Imagine waking up on day one of your brand new Lifestyle Change. First on the list is to exercise. Then it’s time to clear out the kitchen of all those things you “can’t” eat, go get new groceries and figure out what you’re going to eat as you change everything about your life. And don’t forget to start meditating! Then you can take on that long list of other new habits you want to create. Plus, you still have all your other responsibilities to get done! Your new “lifestyle change” isn’t going to last long, if you make it through that first day.

We’ve all done this, right? You make a New Year’s resolution to work out, and on January 2nd you get up at the crack of dawn, throw on your clothes and hit the gym. Two or three weeks later, it’s hard to get up early. The snooze button is the only thing getting a workout.

Sound familiar? That’s just one change, adding exercise. Clearly, a lifestyle change is not the way to go.

Be especially careful of weight loss companies offering a “lifestyle change.” Years ago, Weight Watchers launched a campaign in which they claimed their program was NOT a diet, it was a lifestyle change. Given the definition of a diet, it’s obvious that Weight Watchers IS a diet. They restrict how much you eat with their points system, and restriction has long been at the center of their programs as well as any other diet.

But What About My Health? Making Peace With Food is the Best Solution

Don’t fall for it! If you’re still learning to make peace with food and eat intuitively, please take your time. Don’t rush the process. (And, be careful not to turn intuitive eating into a diet, too!) You’ll learn amazing things that will improve your relationship with food but help you live a more balanced, happy life.

You don’t need to do anything more to make this happen, simply continue moving forward towards peace with food!

Most people I’ve worked with and others I know that have made peace with food do eventually gravitate towards more nourishing, healthier food. The diet mentality fades and they learn to eat for pleasure, without guilt or shame.

It’s easy to get caught up in the scare tactics. Watching a few commercials or a couple hours on the internet will have you believe that death or disease is hiding right behind that bag of chips or the donut you’ve been craving.

Remember to stay logical. No one gets sick from eating one donut, a single serving of processed food, or a scoop or two of ice cream with real sugar. Chronic diseases like diabetes, heart disease or cancer don’t develop overnight, nor do they develop from eating a donut if you really want it. Diseases like these come about over many years, due to many factors, only one of which is what you eat. But genetics, level of activity, smoking status, stress level, and probably other factors not yet discovered also play a role in the development of chronic disease.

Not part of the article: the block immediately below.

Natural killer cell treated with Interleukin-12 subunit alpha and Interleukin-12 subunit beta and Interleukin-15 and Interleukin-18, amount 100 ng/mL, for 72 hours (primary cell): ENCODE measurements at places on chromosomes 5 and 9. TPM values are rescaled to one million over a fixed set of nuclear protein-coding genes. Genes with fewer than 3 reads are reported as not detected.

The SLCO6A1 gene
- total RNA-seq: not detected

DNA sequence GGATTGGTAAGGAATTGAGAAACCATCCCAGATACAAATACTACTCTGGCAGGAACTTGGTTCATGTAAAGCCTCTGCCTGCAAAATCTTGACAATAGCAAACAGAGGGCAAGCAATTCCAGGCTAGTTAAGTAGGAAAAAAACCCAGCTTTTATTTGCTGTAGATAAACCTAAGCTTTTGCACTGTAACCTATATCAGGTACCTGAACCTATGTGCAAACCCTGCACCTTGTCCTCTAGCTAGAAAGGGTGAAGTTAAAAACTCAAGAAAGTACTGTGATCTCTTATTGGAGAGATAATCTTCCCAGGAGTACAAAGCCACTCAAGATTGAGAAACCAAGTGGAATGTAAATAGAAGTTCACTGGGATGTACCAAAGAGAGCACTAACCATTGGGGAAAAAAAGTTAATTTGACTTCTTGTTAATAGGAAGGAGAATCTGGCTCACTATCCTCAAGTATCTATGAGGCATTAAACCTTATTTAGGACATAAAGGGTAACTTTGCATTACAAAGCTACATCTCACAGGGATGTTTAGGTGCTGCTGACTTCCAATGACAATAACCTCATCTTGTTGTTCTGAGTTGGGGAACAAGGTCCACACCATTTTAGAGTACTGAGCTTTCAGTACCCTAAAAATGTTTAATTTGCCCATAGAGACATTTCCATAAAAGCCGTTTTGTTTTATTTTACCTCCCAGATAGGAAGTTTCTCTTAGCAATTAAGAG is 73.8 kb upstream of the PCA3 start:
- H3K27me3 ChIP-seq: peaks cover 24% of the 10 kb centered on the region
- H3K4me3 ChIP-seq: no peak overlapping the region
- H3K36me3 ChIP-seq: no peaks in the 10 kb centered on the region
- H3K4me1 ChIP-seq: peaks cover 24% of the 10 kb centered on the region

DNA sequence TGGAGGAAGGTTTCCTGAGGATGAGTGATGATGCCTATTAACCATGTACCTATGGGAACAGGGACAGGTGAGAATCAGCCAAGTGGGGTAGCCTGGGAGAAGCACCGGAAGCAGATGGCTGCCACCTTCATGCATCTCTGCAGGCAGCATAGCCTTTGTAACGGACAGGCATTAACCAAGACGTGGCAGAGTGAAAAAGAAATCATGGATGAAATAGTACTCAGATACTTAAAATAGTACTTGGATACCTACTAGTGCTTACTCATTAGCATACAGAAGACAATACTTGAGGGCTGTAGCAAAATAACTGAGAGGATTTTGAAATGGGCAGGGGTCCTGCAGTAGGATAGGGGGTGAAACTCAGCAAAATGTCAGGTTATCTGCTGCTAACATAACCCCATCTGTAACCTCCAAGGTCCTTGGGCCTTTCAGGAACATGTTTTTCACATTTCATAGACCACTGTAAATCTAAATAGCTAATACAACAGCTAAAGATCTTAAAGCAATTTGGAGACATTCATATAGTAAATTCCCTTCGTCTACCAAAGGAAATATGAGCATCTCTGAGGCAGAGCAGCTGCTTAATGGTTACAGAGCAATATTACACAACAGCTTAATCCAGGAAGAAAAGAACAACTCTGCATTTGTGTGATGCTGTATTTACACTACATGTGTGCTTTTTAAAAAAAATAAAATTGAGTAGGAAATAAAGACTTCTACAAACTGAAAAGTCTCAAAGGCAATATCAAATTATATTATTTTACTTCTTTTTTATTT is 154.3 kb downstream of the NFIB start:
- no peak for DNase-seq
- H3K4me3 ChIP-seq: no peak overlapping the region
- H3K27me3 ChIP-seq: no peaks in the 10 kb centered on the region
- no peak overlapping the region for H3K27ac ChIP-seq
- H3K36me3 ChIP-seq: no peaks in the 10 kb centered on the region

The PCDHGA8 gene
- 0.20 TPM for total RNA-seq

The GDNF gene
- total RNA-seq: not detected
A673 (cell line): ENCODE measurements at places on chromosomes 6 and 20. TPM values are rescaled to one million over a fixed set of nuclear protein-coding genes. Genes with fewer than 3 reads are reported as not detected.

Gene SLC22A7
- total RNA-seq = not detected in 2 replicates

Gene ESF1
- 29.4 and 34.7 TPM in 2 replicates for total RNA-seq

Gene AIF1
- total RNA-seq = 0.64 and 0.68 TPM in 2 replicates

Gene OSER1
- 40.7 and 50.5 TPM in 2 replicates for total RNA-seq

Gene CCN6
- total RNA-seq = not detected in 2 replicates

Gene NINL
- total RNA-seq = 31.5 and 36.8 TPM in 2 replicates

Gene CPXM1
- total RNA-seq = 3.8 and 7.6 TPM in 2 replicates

One final point… Sugar is not poison. Ask any toxicologist what kills people. They will tell you that it’s not about the substanceit’s about the dose. This is so important to remember if you want real peace with food.

If you eat donuts morning, noon and night for years, you may develop a health problem down the road. Eating an occasional donut – when you really want it – will help you make and keep peace with food. That peace stops the binging, emotional eating and urges to diet. It also keeps you from accidentally ending up on one of these diets in disguise. There’s also nothing more rewarding than getting your life back – that’s the best outcome from making peace with food!

I would love to hear from you! Have you ever found yourself on one of these diets in disguise? What happened? When did you realize it was a diet?

Are you still struggling with making peace with food? Are you worried your body will suffer if you don’t “eat clean?” Please leave a comment. Let me know what’s going on and why you’re concerned and let’s sort it out.


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2 missing the point of intuitive eating

Missing the Point of Intuitive Eating

A few weeks ago, I received a message from a colleague. She told me another professional in our field was advocating adding calorie counting to the intuitive eating process. Why? Apparently, according to this person, because intuitive eating “doesn’t work for weight loss.” This is another example of a disturbing trend of completely missing the point of intuitive eating.

There are (at least!) two huge problems with combining calorie counting with intuitive eating. First, counting calories is a waste of time and can actually cause you to gain weight. I will share more about this in an upcoming post.

Second, anyone that actually knows what they’re talking about will tell you that weight loss is NOT a goal of intuitive eating. Never has been, never will be.

This is really annoying. Almost daily I see a post, video or podcast talking about how intuitive eating “doesn’t work” for whatever reason. I’ve seen even worse said about it by people who think fat shaming and deprivation are perfectly acceptable.

The internet is pretty awesome, but the trolls are working overtime to make it all about them and their insecurities… but I digress.